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Nazi Literature in the Americas

by Roberto Bolaño

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Nazi Literature in the Americas, a wicked invented encyclopedia of imaginary fascist writers and literary tastemakers, is Bolaño playing with sharp, twisting knives. As if he were Borges's wisecracking, sardonic son, Bolaño has meticulously created a tightly woven network of far-right litterateurs and purveyors of belles lettres for whom Hitler was beauty, truth, and the great lost hope.

—Stacey D'Erasmo, New York Times Book Review

A tour de force of black humor, Nazi Literature in the Americas, one of Roberto Bolaño's most popular books, is now available as a paperback.

Nazi Literature in the Americas

Fiction by Roberto Bolaño

translated from the Spanish by Chris Andrews

Nazi Literature in the Americas was the first of Roberto Bolaño’s books to reach a wide public. When it was published by Seix Barral in 1996, critics in Spain were quick to recognize the arrival of an important new talent. The book presents itself as a biographical dictionary of American writers who flirted with or espoused extreme right-wing ideologies in the twentieth and twenty-first centuries. It is a tour de force of black humor and imaginary erudition. Nazi Literature in the Americas is composed of short biographies, including descriptions of the writers’ works, plus an epilogue ("for Monsters"), which includes even briefer biographies of persons mentioned in passing. All of the writers are imaginary, although they are all carefully and credibly situated in real literary worlds. Ernesto Pérez Masón, for example, in the sample included here, is an imaginary member of the real Orígenes group in Cuba, and his farcical clashes with José Lezama Lima recall stories about the spats between Lezama Lima and Virgilio Piñera, as recounted in Guillermo Cabrera Infante’s Mea Cuba. The origins of the imaginary writers are diverse. Authors from twelve different countries are included. The countries with the most representatives are Argentina (8) and the USA (7).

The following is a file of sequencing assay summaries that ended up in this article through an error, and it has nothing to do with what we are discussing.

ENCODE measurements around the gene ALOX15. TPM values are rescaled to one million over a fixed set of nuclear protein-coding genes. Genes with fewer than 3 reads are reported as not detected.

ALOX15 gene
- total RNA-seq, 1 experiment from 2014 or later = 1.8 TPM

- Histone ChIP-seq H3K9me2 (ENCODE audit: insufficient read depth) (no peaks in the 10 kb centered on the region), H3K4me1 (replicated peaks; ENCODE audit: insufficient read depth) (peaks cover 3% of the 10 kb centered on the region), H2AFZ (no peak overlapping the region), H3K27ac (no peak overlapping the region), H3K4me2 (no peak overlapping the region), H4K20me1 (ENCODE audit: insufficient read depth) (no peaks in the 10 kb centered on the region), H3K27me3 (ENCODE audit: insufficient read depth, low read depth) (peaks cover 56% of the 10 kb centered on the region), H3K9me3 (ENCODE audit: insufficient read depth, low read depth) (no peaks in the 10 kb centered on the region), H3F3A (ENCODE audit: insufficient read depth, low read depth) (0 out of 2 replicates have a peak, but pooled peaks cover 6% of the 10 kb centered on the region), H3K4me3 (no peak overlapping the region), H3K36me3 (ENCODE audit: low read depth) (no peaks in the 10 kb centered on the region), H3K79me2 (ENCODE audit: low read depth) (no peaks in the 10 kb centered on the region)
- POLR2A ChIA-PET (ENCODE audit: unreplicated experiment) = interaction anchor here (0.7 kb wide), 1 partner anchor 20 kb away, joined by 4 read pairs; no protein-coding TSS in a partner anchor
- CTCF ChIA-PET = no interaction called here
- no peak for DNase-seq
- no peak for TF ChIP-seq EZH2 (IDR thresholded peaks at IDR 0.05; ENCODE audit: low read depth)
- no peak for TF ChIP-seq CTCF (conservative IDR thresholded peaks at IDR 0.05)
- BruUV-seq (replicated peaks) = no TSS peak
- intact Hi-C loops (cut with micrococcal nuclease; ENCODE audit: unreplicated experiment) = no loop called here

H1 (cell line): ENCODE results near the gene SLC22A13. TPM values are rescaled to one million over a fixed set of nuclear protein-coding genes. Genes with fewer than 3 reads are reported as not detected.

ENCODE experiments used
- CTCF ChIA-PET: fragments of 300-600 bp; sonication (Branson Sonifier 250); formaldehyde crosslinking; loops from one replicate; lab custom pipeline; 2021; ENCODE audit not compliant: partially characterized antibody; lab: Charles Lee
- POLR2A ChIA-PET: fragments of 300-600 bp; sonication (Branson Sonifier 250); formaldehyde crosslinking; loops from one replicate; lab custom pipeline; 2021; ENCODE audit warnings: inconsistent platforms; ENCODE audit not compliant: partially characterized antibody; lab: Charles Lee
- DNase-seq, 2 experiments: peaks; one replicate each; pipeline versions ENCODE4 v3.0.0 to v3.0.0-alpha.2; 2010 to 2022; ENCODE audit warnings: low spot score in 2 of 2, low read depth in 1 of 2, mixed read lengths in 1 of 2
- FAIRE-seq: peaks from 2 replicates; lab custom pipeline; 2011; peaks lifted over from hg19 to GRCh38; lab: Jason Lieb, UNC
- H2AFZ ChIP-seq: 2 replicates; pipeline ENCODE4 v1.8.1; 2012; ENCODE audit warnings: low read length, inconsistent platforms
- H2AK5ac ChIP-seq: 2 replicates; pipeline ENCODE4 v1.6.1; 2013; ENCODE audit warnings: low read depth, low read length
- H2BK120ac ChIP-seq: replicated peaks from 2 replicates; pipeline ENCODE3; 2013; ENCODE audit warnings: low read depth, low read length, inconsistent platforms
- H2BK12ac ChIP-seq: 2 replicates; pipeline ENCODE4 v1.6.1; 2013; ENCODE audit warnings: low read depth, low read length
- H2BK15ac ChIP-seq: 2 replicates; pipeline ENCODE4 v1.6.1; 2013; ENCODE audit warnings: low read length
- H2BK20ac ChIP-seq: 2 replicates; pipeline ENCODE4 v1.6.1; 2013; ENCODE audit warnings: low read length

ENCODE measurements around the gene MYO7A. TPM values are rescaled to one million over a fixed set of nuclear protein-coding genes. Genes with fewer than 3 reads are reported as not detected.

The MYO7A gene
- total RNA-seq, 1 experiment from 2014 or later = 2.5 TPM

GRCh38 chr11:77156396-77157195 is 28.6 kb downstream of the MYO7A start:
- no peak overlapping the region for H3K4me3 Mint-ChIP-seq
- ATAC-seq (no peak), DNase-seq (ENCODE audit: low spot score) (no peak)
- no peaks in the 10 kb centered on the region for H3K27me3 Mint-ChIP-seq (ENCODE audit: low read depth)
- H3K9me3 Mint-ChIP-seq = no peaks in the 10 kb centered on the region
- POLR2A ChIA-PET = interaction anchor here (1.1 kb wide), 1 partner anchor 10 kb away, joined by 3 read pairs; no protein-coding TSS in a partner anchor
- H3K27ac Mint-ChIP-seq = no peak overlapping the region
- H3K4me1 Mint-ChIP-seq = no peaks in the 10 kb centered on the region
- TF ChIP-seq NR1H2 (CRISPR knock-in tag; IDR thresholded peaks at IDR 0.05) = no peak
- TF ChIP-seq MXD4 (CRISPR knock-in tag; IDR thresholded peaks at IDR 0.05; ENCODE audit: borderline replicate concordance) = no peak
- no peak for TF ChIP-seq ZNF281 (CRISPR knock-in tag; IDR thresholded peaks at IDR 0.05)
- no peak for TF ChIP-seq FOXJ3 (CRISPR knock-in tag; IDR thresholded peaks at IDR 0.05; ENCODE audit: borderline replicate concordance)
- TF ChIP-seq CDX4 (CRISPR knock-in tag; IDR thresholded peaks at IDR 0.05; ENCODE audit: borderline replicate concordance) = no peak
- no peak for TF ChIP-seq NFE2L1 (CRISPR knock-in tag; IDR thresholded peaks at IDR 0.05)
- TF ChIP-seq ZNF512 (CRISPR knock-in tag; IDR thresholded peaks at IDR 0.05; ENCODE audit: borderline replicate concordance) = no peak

published May 1st, 2009
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